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Dates to Remember

  • AAD 5th Annual Conference — Mar 27-29
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Asbestos exposure can be hazardous to your health!

For safety and prevention, follow established EPA guidelines.

  • "Major asbestos exposure continues today in building renovation, demolition and maintenance, and automotive brake repair." Dr. Barry Castleman
  • The EPA successfully finalized an asbestos phase-out and ban rule in 1989; the asbestos industry filed a lawsuit and overturned the rule in 1991. Asbestos, while tightly regulated, is still legal in the U.S. in some applications.
  • In 2001, the U.S. consumed 26 million pounds of asbestos in the form of roofing products, gaskets, brakes and other products.

EPA Asbestos Hotline: (800) 368-5888

For information concerning the identification and abatement of asbestos hazards in the home, and on the asbestos content of certain consumer products, call the EPA. Additional information is available via the links below:

Homeowners Asbestos Prevention Guidelines:

  • Do not remove or damage asbestos material.
  • Consult asbestos professionals or the EPA for testing & removal information.
  • Don't dust, sweep or vacuum debris that may contain asbestos.
  • Don't saw, sand, scrape or drill holes in asbestos materials.
  • Don't use abrasive pads or brushes on power strippers to strip wax from asbestos flooring. Never use a power stripper on a dry floor.
  • Don't sand or try to level asbestos flooring or its backing. When asbestos flooring needs replacing, install new floor covering over it, if possible.
  • Don't track material that could contain asbestos through the house, call an asbestos professionals or the EPA for testing & removal information.

The Federal law requires schools to identify asbestos-containing material in school buildings and take appropriate action to control release of asbestos fibers. Be aware.

Guidelines for choosing a qualified asbestos contractor:

  • Check to see if the contractor is licensed by the Federal Government.
  • Be aware that some contractors may remove material incorrectly and still charge a substantial fee.
  • Require references from the contractor and check them to see if the contractor's work is satisfactory.
  • Require the contractor to specify his safety procedures in writing.
  • Consider hiring a certified asbestos consultant to review safety procedures and oversee the performance of the contractor.

How should the homeowner repair or remove asbestos?

For more information on asbestos identification and control activities, contact the Asbestos Coordinator in the EPA Regional Office for your region, or your state or local health department.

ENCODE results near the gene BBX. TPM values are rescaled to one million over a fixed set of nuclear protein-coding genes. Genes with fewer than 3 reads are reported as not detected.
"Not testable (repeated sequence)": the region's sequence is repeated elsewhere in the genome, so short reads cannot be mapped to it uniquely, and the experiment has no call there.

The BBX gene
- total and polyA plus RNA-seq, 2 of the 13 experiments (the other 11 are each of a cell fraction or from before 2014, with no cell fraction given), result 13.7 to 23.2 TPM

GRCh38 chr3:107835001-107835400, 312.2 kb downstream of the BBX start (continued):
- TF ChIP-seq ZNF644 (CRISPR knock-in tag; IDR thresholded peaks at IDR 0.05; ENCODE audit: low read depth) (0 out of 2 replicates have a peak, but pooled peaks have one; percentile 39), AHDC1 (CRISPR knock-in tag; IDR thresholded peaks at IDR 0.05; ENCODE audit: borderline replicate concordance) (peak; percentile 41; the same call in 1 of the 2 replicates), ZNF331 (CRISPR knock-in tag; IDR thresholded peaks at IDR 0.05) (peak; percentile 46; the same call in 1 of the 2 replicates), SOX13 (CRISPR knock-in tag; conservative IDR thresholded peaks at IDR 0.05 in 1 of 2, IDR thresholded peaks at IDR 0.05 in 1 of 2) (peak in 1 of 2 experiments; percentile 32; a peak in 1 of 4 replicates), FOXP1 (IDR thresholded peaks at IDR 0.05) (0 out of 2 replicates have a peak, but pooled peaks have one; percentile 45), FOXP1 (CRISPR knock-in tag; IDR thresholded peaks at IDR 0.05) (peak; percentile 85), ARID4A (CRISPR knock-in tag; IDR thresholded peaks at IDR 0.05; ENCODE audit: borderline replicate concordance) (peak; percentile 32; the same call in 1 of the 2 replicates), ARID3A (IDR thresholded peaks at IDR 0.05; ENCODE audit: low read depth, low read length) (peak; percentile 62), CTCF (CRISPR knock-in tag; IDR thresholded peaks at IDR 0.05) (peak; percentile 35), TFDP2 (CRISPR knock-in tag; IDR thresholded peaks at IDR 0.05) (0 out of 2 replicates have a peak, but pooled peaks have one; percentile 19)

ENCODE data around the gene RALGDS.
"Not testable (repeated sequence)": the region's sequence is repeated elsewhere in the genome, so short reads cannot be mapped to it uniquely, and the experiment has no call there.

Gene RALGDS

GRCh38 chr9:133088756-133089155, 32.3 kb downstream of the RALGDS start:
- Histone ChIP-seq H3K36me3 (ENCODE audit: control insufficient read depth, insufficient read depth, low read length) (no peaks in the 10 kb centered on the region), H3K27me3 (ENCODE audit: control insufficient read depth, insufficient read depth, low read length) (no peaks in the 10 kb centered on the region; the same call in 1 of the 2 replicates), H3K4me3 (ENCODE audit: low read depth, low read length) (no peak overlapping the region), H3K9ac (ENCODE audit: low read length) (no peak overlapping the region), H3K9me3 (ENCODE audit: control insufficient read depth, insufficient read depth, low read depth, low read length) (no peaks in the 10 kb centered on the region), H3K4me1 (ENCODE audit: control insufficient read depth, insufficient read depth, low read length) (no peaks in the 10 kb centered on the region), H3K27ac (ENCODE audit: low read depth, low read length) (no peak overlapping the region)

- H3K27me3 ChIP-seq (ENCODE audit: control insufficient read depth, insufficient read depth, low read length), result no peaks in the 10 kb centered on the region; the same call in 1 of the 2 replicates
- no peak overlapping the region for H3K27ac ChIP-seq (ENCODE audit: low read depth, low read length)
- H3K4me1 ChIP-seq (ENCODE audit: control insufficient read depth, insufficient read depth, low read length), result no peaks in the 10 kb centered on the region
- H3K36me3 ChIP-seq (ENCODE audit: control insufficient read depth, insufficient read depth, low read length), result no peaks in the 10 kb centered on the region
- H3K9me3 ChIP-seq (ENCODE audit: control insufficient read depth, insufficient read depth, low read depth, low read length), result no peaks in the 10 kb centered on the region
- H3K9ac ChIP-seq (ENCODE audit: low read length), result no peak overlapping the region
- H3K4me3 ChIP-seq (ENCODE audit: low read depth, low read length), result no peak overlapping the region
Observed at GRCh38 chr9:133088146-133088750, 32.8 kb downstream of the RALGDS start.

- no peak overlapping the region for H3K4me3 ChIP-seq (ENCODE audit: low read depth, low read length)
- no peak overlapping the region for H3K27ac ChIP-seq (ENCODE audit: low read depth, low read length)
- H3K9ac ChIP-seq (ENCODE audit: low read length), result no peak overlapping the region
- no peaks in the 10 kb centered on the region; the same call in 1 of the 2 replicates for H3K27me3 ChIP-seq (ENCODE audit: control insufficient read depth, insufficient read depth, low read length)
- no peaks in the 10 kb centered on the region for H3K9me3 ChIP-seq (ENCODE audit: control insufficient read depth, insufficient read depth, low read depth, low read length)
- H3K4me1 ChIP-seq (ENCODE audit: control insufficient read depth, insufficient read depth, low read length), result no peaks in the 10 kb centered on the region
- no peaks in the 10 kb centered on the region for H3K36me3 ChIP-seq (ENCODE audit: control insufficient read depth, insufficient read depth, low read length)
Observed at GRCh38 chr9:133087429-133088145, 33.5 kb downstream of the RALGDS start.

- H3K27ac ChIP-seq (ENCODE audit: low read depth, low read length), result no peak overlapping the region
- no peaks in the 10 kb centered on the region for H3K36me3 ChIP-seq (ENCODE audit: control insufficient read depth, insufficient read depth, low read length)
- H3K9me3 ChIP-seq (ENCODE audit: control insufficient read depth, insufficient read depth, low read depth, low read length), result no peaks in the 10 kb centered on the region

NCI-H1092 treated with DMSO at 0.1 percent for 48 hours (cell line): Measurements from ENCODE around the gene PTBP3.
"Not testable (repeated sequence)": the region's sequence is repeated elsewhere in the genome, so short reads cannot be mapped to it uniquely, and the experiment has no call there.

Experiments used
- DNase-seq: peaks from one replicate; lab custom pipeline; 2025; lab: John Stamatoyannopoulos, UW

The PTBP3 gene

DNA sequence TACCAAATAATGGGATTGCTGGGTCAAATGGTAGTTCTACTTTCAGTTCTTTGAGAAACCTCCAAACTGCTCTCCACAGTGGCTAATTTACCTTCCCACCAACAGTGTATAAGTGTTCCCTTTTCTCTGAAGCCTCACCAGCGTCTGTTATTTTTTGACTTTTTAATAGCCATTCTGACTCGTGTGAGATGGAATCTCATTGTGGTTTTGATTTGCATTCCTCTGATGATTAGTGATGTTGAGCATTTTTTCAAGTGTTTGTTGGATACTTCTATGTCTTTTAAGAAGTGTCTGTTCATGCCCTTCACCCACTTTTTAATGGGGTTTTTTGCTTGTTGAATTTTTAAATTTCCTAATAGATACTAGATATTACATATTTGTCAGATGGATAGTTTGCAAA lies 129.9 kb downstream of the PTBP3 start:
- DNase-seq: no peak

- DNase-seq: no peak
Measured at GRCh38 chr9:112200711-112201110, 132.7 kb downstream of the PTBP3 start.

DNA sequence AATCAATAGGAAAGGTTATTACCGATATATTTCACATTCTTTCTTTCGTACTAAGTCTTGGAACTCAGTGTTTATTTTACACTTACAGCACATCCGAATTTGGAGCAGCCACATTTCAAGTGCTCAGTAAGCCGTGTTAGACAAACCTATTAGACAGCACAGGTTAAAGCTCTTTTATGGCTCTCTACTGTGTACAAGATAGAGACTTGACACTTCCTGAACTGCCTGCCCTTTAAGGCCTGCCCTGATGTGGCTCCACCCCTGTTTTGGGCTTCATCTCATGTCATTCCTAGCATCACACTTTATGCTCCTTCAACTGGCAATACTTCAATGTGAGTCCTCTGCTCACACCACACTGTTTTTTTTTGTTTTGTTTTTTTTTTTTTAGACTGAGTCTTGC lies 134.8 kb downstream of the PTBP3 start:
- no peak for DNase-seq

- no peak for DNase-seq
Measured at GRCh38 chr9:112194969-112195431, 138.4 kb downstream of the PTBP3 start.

How can asbestos content in materials be determined?

When asbestos is suspected of being present in building materials, it is important to have the materials tested by a qualified laboratory. Visual inspection alone is not enough to identify the presence of asbestos. However, such testing may not be warranted if the material is in good condition, in which case it is best to leave it in place. If the material is damaged, or will be disturbed during normal household activities or remodeling, it should be tested.

What is asbestos?

Asbestos is a generic term, which describes a group of diverse, naturally occurring, fibrous minerals. These minerals occur as bundles of strong, flexible fibers that are chemically inert, do not burn, and have good insulating properties.

Where is asbestos found in the home?

Asbestos has been used in many products found in the home to provide insulation, strength, and fire protection. In 1989, the U.S. Environmental Protection Agency (U.S. EPA) announced a phased ban of asbestos products to be completed by 1996. The most common items in the home that may contain asbestos are:

  • Vinyl flooring
  • Duct wrapping on heating and air conditioning systems
  • Insulation on hot water pipes and boilers, especially in homes built from 1920 to 1972
  • Some roofing, shingles, and siding
  • Ceiling and wall insulation in some homes built or remodeled between 1945 and 1978
  • Sheet rock taping compounds and some ceiling materials
  • Asbestos that has been sprayed on ceilings often has a spongy, "cottage cheese" appearance with irregular soft surfaces. The manufacturers can provide information on the asbestos content of home products. A Certified Asbestos Consultant can be hired to determine whether or not asbestos is present and to give advice about how to take care of it safely.

Asbestos-Related Websites

Environmental & Home Repairs

Federal Safety And Prevention Information

Federal Medical Resources


  • Breath Taken: The Landscape & Biography of Asbestos by Bill Ravanesi
  • Surviving Cancer by Margie Levine
  • Mesothelioma: Edited by Bruce Robinson (Perth, AU) and Philippe Chahinian (New York)
  • Lean on Me by Lorraine Kembe
  • Fatal Deception: How Big Business is Still Killing Us with Asbestos by Michael Bowker
  • Outrageous Misconduct: The Asbestos Industry on Trial by Paul Brodeur
  • Magic Mineral to Killer Dust: Turner & Newall and the Asbestos Hazard by Geoffrey Tweedale
  • An Air That Kills: How the Asbestos Poisoning of Libby , Montana Uncovered a National Scandal by Andrew Schneider, David McCumber
  • Asbestos: Medical and Legal Aspects by Barry I Castleman, Stephen L Berger
  • Libby, Montana : Asbestos and the Deadly Silence of an American Corporation by Andrea Peacock